It is that time of the year when we start welcoming guests into our home with more regularity. After a summer, of breezy open windows, the cosseted winter months can be less forgiving when it comes to the array of aromas trapped in our home. The interesting thing about our sense of smell is that we are designed to stop smelling that same scent after a relatively short time, a biological throw back to when we needed to detect new threats on the horizon. So whilst you might only be aware of the vase of flowers you have just titivated an incomer will be treated to rich whiffs of everything from damp dog to the monkfish you fried earlier.
The best way to go about fragrancing your home for an event is to imagine your scent scheme like the lighting, you want a subtle background scent and bursts of accent aroma in key areas.
If you have a hallway start there, you cannot beat a vase of fresh flowers – roses give off the most scent, or lilies, but remember the pollen of lilies is poisonous to cats. The Fresh Flower Company on North Cross Road creates a beautiful arrangement with fronds of mint. A diffuser is another good option and if your home is large you can dot them on a couple of floors or at different ends.
Strategically place scented candles to create scent zones. Always use a good quality candle; you want a clean burn so avoid cheap paraffin wax and it should contain a high concentration of fragrance oil. If your background scent is woody or herby your accent aroma could be something softer and more floral. However, I am rather taken by the current trend for fireside smells – look for a candle containing birch tar. After around 15 minutes most candles will have yielded their optimum scent so extinguish them and the molten wax with continue to fragrance. Relight when the wax has set again. Never burn a scented candle all evening (the burning time shown on the label is the total, not one session) and do remember to trim the wick – nail scissors are perfect for this.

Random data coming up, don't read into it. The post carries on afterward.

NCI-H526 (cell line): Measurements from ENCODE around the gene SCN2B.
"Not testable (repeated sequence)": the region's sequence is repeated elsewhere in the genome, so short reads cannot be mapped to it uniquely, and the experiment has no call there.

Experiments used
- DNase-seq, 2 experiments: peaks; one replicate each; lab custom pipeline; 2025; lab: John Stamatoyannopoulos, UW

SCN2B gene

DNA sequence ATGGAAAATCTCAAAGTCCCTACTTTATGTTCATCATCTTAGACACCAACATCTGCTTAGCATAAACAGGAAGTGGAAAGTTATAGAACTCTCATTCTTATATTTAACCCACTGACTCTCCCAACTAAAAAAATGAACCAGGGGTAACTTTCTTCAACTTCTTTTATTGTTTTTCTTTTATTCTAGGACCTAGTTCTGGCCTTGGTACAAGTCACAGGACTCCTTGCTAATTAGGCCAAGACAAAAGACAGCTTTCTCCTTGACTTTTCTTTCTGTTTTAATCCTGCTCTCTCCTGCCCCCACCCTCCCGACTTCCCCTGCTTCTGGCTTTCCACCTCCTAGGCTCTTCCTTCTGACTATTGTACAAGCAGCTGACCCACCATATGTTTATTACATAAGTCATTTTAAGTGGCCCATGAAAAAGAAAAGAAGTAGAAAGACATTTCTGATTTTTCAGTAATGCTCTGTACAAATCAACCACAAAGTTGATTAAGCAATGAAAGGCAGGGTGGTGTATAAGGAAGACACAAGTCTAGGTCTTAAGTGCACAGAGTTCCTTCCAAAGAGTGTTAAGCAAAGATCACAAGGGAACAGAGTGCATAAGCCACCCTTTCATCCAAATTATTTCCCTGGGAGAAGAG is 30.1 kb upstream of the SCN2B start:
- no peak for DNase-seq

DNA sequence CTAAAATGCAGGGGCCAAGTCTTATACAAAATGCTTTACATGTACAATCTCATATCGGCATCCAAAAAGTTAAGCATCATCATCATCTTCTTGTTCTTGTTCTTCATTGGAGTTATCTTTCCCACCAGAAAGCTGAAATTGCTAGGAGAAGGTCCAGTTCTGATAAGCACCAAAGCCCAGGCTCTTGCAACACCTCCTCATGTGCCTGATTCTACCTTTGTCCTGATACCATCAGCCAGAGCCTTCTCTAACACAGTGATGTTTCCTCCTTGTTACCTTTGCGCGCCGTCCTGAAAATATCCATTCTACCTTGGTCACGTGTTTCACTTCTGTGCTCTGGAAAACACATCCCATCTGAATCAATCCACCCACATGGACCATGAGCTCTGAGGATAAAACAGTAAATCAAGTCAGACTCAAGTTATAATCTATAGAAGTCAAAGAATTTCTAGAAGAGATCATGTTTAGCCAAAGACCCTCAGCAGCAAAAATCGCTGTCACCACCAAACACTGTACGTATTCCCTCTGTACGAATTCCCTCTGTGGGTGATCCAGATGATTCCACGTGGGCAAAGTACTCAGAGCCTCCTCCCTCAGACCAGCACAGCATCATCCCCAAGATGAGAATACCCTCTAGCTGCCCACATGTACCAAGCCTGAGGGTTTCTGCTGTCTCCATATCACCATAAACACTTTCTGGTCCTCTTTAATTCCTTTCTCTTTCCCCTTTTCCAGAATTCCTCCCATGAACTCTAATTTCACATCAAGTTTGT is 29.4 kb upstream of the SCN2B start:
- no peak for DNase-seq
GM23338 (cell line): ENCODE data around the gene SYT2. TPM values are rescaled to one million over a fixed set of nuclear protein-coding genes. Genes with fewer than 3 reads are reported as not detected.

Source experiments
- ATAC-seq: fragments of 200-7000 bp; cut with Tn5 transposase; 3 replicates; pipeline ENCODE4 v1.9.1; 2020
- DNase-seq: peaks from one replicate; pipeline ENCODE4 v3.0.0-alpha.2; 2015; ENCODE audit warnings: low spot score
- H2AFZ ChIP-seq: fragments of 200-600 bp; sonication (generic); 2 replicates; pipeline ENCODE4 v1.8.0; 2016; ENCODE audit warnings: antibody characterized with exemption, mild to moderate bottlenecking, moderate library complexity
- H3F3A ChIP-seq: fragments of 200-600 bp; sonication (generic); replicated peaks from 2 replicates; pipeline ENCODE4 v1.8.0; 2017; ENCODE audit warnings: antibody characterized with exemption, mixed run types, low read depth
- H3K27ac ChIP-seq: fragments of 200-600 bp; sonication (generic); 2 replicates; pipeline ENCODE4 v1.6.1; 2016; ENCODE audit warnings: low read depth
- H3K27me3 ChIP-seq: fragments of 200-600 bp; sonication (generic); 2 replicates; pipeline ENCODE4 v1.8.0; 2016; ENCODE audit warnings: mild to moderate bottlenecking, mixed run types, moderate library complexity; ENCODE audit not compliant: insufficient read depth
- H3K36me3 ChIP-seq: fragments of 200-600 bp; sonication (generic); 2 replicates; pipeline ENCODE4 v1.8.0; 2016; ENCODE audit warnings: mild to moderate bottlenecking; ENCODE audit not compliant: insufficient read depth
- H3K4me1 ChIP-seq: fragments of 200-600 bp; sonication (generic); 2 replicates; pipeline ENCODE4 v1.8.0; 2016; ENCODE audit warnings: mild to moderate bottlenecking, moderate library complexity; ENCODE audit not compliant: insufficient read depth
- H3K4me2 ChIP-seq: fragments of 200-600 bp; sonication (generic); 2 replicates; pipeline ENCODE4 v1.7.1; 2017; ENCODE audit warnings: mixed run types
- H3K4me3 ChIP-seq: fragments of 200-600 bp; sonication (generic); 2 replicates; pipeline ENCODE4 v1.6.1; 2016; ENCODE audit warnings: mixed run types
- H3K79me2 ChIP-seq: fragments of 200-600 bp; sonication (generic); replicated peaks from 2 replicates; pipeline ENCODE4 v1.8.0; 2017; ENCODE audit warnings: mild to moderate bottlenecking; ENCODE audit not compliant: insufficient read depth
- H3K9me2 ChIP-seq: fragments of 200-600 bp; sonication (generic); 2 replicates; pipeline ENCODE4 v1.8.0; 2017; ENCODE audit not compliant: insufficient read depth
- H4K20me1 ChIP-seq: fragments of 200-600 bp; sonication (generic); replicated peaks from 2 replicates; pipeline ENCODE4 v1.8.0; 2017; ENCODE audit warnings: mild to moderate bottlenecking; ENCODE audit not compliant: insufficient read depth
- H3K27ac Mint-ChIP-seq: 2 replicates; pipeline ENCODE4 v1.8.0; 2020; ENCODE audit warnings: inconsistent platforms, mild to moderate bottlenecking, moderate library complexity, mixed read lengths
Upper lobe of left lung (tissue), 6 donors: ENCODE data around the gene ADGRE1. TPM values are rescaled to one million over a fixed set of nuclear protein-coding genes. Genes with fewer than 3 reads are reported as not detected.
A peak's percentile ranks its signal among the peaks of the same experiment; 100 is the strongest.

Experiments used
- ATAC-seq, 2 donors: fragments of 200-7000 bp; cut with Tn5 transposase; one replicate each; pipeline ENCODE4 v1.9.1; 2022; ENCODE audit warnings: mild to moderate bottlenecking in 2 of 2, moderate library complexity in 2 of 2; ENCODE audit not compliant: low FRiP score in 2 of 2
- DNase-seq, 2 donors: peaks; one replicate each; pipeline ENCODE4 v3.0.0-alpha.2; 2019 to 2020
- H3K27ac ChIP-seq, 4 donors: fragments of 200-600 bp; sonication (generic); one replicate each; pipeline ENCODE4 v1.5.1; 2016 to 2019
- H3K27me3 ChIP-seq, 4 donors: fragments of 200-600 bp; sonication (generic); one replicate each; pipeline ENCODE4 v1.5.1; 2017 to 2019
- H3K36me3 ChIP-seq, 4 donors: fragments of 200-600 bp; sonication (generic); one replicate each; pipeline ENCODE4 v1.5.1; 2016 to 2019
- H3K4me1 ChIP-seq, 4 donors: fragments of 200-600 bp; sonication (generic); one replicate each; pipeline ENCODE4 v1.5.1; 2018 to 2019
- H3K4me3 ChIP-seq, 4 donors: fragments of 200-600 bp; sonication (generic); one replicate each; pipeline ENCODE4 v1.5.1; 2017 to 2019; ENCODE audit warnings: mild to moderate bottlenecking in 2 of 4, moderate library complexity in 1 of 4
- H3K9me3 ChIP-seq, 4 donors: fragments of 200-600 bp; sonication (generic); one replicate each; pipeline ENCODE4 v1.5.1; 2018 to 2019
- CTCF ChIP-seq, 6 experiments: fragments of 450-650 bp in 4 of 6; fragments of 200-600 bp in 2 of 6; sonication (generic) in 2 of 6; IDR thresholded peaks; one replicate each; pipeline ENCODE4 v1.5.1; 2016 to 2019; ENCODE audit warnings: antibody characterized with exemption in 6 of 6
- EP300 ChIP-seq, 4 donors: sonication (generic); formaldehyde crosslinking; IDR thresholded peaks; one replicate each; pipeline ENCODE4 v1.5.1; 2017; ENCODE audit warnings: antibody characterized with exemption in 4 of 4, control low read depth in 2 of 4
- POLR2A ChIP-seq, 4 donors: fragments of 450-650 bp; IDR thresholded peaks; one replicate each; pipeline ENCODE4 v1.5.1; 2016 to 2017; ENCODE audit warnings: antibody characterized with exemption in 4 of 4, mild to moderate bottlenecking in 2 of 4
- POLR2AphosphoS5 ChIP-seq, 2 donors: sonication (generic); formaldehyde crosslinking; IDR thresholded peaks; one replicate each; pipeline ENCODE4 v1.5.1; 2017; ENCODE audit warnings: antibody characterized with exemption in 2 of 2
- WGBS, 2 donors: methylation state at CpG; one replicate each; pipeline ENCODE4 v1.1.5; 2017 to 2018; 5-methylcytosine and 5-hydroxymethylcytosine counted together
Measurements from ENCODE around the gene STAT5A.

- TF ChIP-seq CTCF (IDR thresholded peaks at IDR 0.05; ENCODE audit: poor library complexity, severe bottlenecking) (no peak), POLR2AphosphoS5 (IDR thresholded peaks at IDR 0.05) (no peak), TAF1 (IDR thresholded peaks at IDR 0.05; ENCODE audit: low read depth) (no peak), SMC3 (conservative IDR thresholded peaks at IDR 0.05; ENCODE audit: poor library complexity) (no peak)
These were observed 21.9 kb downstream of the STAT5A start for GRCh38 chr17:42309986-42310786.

Potpourri is so passé I recently witnessed someone unaware of what it was trying to eat it. I predict a revival, but in the meantime a bowl of pinecones spiked with fir or cypress essential oil works a treat and is unlikely to be eaten.
If you are lucky enough to have an open fire, pinecones thrown on create a natural burst of aroma as do cedar wood chips, but make sure you are using a fireguard to avoid any stray airborne ignited bits.
Try to avoid bombing your party with blasts of commercial aerosol air fresheners; especially in private areas where they act like an olfactory alarm that the bathroom has been used. Keep a natural room spray to hand for guests, one with a high concentration of forgiving essential oils.
You can also flood your home with the welcoming scent of mulled wine on simmer in the kitchen; red wine, cinnamon sticks, star anise and nutmeg, with orange and lemon rind. What a welcome.
Lawrence Roullier White writes the Hectic Host for SE22.
This feature first appeared in the November 2015 issue of SE22 magazine.